A Thomistic Argument for Respecting Conscientious Refusals

Michał Głowala

About author

Dr. Michał Głowala
Institute of Philosophy
The University of Wrocław
ul. Koszarowa 3
51-149 Wrocław
Poland

E-mail: michał.glowala@uwr.edu.pl

Abstract


The paper presents an argument for respecting conscientious refusals based on the Thomistic account of conscience; the argument does not employ the notion of right. The main idea is that acting against one’s conscience necessarily makes the action objectively wrong and performed in bad faith, and expecting someone to act against his or her conscience is incompatible with requiring him or her to act in good faith. In light of this idea I also examine the issue of obligations imposed on objectors as well as the claims that conscientious objectors should change their profession.

Full Text:

PDF


References


  1. G.E.M. Anscombe, Authority in Morals, [in:] Problems of Authority, J.M. Todd (ed.), Darton, Longman & Todd, London 1962.
  2. G.E.M. Anscombe, “The Two Kinds of Error in Action,” The Journal of Philosophy (60) 1963, p. 393-401.
  3. St. Thomas Aquinas, Opera omnia, R. Busa SI (ed.), Fromann-Holzboog, Stuttgart-Bad Cannstatt 1980.
  4. Tadeusz Biesaga SDB, “Autonomia lekarza i pacjenta a cel medycyny,” Medycyna Praktyczna (6) 2005, p. 20-24.
  5. The Bioethics Committee of the Presidium of the Polish Academy of Sciences (Komitet Bioetyki przy Prezydium Polskiej Akademii Nauk), Stanowisko KB nr 4/2013.
  6. Dan W. Brock, “Conscientious refusal by physicians and pharmacists: who is obliged to do what, and why?” Theoretical Medicine and Bioethics (29) 2008, p. 187–200.
  7. Julie D. Cantor, “Conscientious Objection Gone Awry – Restoring Selfless Professionalism in Medicine,” The New England Journal of Medicine (360) 2009, 1484–1485.
  8. Thomas A. Cavanaugh, “Professional Conscientious Objection in Medicine with Attention to Referral,” Ave Maria Law Review (9) 2010, p. 189–206.
  9. Farr A. Curlin, “Caution: Conscience is the Limb on Which Medical Ethics Sits,” The American Journal of Bioethics (7) 2007, p. 30–32.
  10. Michael V. Dougherty, Moral Dilemmas in Medieval Thought. From Gratian to Aquinas, Cambridge University Press, Cambridge 2011.
  11. John Finnis, Moral Absolutes. Tradition, Revision, and Truth, The Catholic University of America Press, Washington, D.C. 1991.
  12. John Finnis, Faith, Morals, and Thomas More, [in:] J. Finnis, Religion and Public Reasons (Collected Essays, vol. 5), Oxford University Press, Oxford 2011.
  13. Włodzimierz Galewicz, “Jak rozumieć medyczną klauzulę sumienia?” Diametros (34) 2012, p. 136–153.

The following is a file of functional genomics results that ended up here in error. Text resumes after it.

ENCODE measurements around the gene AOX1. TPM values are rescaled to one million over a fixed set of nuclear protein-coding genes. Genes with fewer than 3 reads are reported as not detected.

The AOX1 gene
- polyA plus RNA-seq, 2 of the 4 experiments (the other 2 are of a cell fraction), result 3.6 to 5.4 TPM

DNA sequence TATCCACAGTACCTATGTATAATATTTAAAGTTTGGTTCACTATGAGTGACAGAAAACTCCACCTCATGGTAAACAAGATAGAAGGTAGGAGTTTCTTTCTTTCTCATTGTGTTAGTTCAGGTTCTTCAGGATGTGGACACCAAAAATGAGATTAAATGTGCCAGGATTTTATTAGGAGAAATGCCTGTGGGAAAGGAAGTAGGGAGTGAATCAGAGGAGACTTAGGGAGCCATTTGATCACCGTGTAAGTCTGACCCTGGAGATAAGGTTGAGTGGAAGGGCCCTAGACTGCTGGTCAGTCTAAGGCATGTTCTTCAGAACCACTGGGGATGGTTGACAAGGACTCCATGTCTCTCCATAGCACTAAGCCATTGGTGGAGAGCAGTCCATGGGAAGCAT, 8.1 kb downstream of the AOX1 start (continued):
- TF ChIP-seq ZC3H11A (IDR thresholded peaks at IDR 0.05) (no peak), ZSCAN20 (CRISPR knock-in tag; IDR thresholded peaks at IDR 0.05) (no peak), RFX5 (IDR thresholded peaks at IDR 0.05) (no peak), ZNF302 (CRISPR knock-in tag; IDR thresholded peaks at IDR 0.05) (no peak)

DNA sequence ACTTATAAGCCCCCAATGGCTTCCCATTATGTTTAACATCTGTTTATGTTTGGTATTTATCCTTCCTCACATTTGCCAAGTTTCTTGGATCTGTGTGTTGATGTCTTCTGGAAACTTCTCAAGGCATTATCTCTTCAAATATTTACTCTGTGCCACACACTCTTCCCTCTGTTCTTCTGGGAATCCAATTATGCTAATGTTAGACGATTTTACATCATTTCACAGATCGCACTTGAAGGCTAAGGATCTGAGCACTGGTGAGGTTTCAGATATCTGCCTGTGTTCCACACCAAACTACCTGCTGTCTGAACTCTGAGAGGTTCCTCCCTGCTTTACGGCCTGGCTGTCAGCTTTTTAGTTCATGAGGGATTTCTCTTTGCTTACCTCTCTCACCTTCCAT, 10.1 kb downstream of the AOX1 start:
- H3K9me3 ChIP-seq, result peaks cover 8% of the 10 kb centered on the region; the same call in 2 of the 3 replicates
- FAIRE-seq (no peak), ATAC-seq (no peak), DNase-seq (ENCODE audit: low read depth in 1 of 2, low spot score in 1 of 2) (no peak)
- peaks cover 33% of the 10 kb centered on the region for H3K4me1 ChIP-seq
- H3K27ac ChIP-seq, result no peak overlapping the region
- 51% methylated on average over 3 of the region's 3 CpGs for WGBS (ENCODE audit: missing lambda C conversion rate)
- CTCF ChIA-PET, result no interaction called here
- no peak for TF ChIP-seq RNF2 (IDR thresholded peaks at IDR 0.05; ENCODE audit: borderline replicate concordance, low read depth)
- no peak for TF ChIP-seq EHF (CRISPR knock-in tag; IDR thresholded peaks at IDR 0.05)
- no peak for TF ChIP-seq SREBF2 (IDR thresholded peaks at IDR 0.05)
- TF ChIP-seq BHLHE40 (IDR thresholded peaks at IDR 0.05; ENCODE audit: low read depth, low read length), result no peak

14. John J. Hardt, “The conscience debate: resources for rapprochement from the problem’s perceived source,” Theoretical Medicine and Bioethics (29) 2008, p. 151–160.
  15. Teresa Iglesias, The Dignity of the Individual: Issues in Bioethics and Law, Pleroma Press, Dublin 2001.
  16. Anthony Kenny, Thomas More, Oxford University Press, Oxford 1983.
  17. Thomas May, Mark P. Aulisio, “Personal Morality and Professional Obligations,” Perspectives in Biology and Medicine (52) 2009, p. 30–38.
  18. Herbert McCabe OP, “Aquinas on Good Sense,” New Blackfriars (798) 1986, p. 419–431.
  19. Sean Murphy, Conscientious Objection: Resisting Ethical Aggression in Medicine. The Protection of Conscience Project, URL = http://www.conscience laws.org/ethics/ethics081.aspx (2.10.2015).
  20. Sean Murphy, Stephen J. Genuis, “Freedom of Conscience in Health Care: Distinctions and Limits,” Bioethical Inquiry (10) 2013, p. 347–354.
  21. Dana K. Nelkin, Samuel C. Rickless, “The Relevance of Intention to Criminal Wrongdoing,” Criminal Law and Philosophy 2014, p. 1–18.
  22. Jakub Pawlikowski, Klauzula sumienia – ochrona czy ograniczenie wolności sumienia lekarza? Głos w obronie wolności sumienia lekarzy, Polskie Towarzystwo Bioetyczne, dyskusja: Jakich świadczeń medycznych wolno odmówić ze względów moralnych, URL = http://www.ptb.org.pl/pdf/pawlikowski_klauzula_1.pdf (1.10.2015).
  23. Edmund D. Pellegrino, “Guarding the Integrity of Medical Ethics. Some Lessons from Soviet Russia,” The Journal of The American Medical Association (273) 1995, p. 1622–1623.
  24. Edmund D. Pellegrino, “The Nazi Doctors and Nuremberg: Some Moral Lessons Revisited,” Annals of Internal Medicine (127) 1997, p. 307–308.
  25. Edmund D. Pellegrino, “The Physician’s Conscience, Conscience Clauses, and Religious Belief: A Catholic Perspective,” Fordham Urban Law Journal (30) 2002, p. 221–244.
  26. Michele Saporiti, “For a General Legal Theory of Conscientious Objection,” Ratio Juris (28) 2015, p. 416–430.
  27. Julian Savulescu, “Conscientious Objection in Medicine,” The British Medical Journal (332) 2006, p. 294–297.
  28. Daniel P. Sulmasy, “What is conscience and why is respect for it so important?” Theoretical Medicine and Bioethics (29) 2008, p. 135–149.
  29. Christopher Tollefsen, “Conscience, Religion and the State,” American Journal of Jurisprudence (54) 2009, p. 93–115.
  30. Mark R. Wicclair, Conscientious Objection, in: Encyclopedia of Global Bioethics, Springer, Dordrecht 2014.

DOI:

http://dx.doi.org/10.13153/diam.47.2016.866

Article links:

Default URL: http://www.diametros.iphils.uj.edu.pl/index.php/diametros/article/view/866
English abstract URL: http://www.diametros.iphils.uj.edu.pl/index.php/diametros/article/view/866/en

Share:






All works are licensed under a Attribution-NonCommercial 4.0 International (CC BY-NC 4.0) License.